2. Paul Preckel & Thomas Hertel & John Cranfield, 2005. "Implicit Additive Preferences: A Further Generalization of the CES," Working Papers 05-03, Purdue University, College of Agriculture, Department of Agricultural Economics.
    3. Maureen T. Rimmer & Alan A. Powell, 1992. "Demand Patterns Across the Development Spectrum: Estimates for the AIDADS System," Centre of Policy Studies/IMPACT Centre Working Papers op-75, Victoria University, Centre of Policy Studies/IMPACT Centre.
    4. Tey, (John) Yeong-Sheng, 2008. "Household expenditure on food at home in Malaysia," MPRA Paper 15031, University Library of Munich, Germany.
    5. Dominique van der Mensbrugghe, 2010. "Climate Change and Economic Growth: Impacts and Interactions," Working Papers 2010_07, Department of Economics, University of Venice "Ca' Foscari".
    6. Valenzuela, Ernesto & Hertel, Thomas W., 2006. "Poverty Vulnerability and Trade Policy: Are the Likely Impacts Discernable?," 2006 Annual meeting, July 23-26, Long Beach, CA 21397, American Agricultural Economics Association (New Name 2008: Agricultural and Applied Economics Association).
    7. van der Mensbrugghe, Dominique, 2013. "Modeling the Global Economy – Forward-Looking Scenarios for Agriculture," Handbook of Computable General Equilibrium Modeling, Elsevier.
    8. Gouel, Christophe & Guimbard, Houssein, 2017. "Nutrition transition and the structure of global food demand," IFPRI discussion papers 1631, International Food Policy Research Institute (IFPRI).
    9. Harrison, W Jill & Pearson, K. R. & Powell, Alan A. & Small, John E., 1994. "Solving Applied General Equilibrium Models Represented as a Mixture of Linearized and Levels Equations," Computational Economics, Springer;Society for Computational Economics, vol. 7(3), pages 203-223.
    10. Hertel, T.W. & Preckel, P.V. & Cranfield, J.A.W. & Ivanic, M., 2002. "The impact of multiliteral agricultural trade liberalization on poverty in Brazil," Proceedings "Schriften der Gesellschaft für Wirtschafts- und Sozialwissenschaften des Landbaues e.V.", German Association of Agricultural Economists (GEWISOLA), vol. 37.
    11. Bruce Bradbury, 1996. "Household Income Sharing, Joint Consumption and the Expenditure Patterns of Australian Retired Couples and Single People," Discussion Papers 0066, University of New South Wales, Social Policy Research Centre.
    12. Valenzuela, Ernesto & Hertel, Thomas W. & Ivanic, Maros & Nin Pratt, Alejandro, 2004. "Evaluating Poverty Impacts of Globalization and Trade Policy Changes on Agricultural Producers," 2004 Annual meeting, August 1-4, Denver, CO 20242, American Agricultural Economics Association (New Name 2008: Agricultural and Applied Economics Association).
    13. Paul Preckel & J. A. L. Cranfield & Thomas Hertel, 2010. "A modified, implicit, directly additive demand system," Applied Economics, Taylor & Francis Journals, vol. 42(2), pages 143-155.
    14. Bruce Bradbury, 1995. "Household Semi-Public Goods and the Estimation of Consumer Equivalence Scales: Some First Steps," Microeconomics 9508001, EconWPA.
    15. Maureen T. Rimmer & Alan A. Powell, 1994. "Engel Flexibility in Household Budget Studies: Non-parametric Evidence versus Standard Functional Forms," Centre of Policy Studies/IMPACT Centre Working Papers op-79, Victoria University, Centre of Policy Studies/IMPACT Centre.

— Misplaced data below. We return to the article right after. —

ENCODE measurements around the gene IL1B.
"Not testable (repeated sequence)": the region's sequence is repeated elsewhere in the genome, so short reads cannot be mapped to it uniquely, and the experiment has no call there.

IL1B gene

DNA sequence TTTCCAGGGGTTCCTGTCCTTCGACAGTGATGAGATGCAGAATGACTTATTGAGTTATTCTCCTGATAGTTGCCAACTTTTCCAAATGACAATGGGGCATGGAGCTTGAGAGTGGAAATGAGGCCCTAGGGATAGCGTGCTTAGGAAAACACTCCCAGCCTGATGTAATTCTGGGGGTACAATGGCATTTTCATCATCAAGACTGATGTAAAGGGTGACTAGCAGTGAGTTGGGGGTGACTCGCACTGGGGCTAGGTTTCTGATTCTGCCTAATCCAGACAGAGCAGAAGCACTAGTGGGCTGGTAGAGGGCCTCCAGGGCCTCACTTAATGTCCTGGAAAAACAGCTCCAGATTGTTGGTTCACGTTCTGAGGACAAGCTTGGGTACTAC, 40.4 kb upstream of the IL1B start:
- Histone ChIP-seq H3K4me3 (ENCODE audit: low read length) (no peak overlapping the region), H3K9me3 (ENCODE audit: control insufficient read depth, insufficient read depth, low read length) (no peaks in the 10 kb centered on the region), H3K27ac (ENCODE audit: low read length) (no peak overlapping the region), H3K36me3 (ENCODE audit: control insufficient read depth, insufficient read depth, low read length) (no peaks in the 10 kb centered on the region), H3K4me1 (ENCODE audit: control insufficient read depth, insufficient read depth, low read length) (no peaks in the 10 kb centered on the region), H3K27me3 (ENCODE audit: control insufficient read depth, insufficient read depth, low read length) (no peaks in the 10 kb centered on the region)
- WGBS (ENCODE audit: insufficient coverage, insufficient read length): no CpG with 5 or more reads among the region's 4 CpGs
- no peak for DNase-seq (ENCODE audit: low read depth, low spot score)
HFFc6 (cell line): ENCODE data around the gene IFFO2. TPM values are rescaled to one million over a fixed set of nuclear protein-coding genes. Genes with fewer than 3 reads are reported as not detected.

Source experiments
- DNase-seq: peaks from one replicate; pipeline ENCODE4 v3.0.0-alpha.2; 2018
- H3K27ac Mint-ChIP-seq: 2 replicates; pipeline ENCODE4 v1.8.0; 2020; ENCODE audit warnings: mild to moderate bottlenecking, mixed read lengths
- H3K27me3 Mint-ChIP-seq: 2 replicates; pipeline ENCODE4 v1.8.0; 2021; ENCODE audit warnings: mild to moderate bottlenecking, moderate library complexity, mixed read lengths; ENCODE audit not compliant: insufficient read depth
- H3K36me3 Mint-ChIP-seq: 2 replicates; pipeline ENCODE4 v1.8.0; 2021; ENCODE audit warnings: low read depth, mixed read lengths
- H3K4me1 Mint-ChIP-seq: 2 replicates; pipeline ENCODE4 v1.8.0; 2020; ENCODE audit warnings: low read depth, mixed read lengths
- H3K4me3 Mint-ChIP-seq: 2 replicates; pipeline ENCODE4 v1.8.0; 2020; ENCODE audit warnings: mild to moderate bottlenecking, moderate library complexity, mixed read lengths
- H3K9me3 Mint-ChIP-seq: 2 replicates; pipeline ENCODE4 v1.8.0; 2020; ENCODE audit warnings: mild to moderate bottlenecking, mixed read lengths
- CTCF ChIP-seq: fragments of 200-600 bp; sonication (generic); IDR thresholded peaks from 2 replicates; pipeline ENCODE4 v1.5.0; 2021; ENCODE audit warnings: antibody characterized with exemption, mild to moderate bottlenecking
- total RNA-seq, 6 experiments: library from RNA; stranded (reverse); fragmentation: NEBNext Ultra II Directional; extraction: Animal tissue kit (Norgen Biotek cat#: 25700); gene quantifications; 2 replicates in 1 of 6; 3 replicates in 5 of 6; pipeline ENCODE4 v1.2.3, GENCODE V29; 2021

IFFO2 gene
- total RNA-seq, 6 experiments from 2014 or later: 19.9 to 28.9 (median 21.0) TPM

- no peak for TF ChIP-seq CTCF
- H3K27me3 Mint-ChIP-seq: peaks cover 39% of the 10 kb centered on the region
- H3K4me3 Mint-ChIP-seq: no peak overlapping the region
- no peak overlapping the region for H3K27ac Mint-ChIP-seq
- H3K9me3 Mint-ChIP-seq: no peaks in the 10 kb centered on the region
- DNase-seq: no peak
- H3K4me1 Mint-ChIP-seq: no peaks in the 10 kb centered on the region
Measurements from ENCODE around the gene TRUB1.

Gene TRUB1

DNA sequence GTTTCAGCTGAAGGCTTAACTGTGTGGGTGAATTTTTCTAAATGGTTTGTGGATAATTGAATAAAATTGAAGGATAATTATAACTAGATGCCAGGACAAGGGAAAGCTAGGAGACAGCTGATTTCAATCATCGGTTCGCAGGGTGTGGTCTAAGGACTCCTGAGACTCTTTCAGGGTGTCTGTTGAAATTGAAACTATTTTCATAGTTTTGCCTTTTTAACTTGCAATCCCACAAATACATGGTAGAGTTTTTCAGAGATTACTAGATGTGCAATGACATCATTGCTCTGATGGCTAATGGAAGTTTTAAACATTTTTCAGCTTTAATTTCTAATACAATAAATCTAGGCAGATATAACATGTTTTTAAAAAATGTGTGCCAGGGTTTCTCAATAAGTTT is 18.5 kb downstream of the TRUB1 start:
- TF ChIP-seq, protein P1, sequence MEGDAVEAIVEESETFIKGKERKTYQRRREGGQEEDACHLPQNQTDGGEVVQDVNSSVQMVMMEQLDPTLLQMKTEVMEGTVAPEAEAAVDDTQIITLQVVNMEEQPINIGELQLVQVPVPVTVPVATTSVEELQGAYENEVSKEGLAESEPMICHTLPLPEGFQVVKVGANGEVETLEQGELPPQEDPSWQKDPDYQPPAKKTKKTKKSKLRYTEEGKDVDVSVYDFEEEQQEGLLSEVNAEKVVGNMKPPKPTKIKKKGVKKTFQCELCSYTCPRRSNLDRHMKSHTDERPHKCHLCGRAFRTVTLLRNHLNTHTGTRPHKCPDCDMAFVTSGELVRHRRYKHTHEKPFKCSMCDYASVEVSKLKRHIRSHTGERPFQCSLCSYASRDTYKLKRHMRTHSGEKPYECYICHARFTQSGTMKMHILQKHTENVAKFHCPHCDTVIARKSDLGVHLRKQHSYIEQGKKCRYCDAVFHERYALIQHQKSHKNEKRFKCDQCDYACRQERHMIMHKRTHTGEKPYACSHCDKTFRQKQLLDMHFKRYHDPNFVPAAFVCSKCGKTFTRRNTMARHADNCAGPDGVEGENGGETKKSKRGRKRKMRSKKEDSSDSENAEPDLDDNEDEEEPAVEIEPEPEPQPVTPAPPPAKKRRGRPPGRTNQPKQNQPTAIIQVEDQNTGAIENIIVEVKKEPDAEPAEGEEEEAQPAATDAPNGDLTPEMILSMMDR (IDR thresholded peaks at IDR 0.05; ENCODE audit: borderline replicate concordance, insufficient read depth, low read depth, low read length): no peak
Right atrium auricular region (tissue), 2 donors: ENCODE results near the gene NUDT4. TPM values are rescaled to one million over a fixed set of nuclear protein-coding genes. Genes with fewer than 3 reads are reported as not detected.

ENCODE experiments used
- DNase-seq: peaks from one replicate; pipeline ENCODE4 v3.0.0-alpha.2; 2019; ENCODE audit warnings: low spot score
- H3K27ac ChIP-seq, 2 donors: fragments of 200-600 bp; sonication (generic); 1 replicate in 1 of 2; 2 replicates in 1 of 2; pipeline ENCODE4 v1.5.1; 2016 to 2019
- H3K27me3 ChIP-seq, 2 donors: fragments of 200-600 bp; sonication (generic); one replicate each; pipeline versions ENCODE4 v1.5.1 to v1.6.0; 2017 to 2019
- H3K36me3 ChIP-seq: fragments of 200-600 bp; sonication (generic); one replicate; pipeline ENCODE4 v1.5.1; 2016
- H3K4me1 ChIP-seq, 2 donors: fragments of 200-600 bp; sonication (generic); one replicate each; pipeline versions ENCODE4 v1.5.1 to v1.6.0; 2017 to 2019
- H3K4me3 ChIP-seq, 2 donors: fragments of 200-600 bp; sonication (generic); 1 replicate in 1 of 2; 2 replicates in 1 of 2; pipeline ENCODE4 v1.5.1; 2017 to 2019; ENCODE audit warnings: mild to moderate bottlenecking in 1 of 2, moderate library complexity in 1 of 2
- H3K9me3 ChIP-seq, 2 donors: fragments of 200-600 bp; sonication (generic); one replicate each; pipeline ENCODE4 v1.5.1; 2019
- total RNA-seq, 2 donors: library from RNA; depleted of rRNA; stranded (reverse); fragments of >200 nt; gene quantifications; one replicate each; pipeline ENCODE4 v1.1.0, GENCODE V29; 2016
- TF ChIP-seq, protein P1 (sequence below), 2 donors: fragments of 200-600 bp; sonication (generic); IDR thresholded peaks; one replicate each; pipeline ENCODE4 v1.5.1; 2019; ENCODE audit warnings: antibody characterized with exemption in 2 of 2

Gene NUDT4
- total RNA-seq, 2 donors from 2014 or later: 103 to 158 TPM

16. K. K. Gary Wong, 2003. "Towards a more general approach to testing the time additivity hypothesis," Applied Economics, Taylor & Francis Journals, vol. 35(16), pages 1729-1738.

    More about this item

    JEL classification:

    • D12 - Microeconomics - - Household Behavior - - - Consumer Economics: Empirical Analysis
    • C68 - Mathematical and Quantitative Methods - - Mathematical Methods; Programming Models; Mathematical and Simulation Modeling - - - Computable General Equilibrium Models


    Access and download statistics


    All material on this site has been provided by the respective publishers and authors. You can help correct errors and omissions. When requesting a correction, please mention this item's handle: RePEc:cop:wpaper:op-73. See general information about how to correct material in RePEc.

    For technical questions regarding this item, or to correct its authors, title, abstract, bibliographic or download information, contact: (Mark Horridge). General contact details of provider: .

    If you have authored this item and are not yet registered with RePEc, we encourage you to do it here. This allows to link your profile to this item. It also allows you to accept potential citations to this item that we are uncertain about.

    If CitEc recognized a reference but did not link an item in RePEc to it, you can help with this form .

    If you know of missing items citing this one, you can help us creating those links by adding the relevant references in the same way as above, for each refering item. If you are a registered author of this item, you may also want to check the "citations" tab in your RePEc Author Service profile, as there may be some citations waiting for confirmation.

    Please note that corrections may take a couple of weeks to filter through the various RePEc services.

    IDEAS is a RePEc service hosted by the Research Division of the Federal Reserve Bank of St. Louis . RePEc uses bibliographic data supplied by the respective publishers.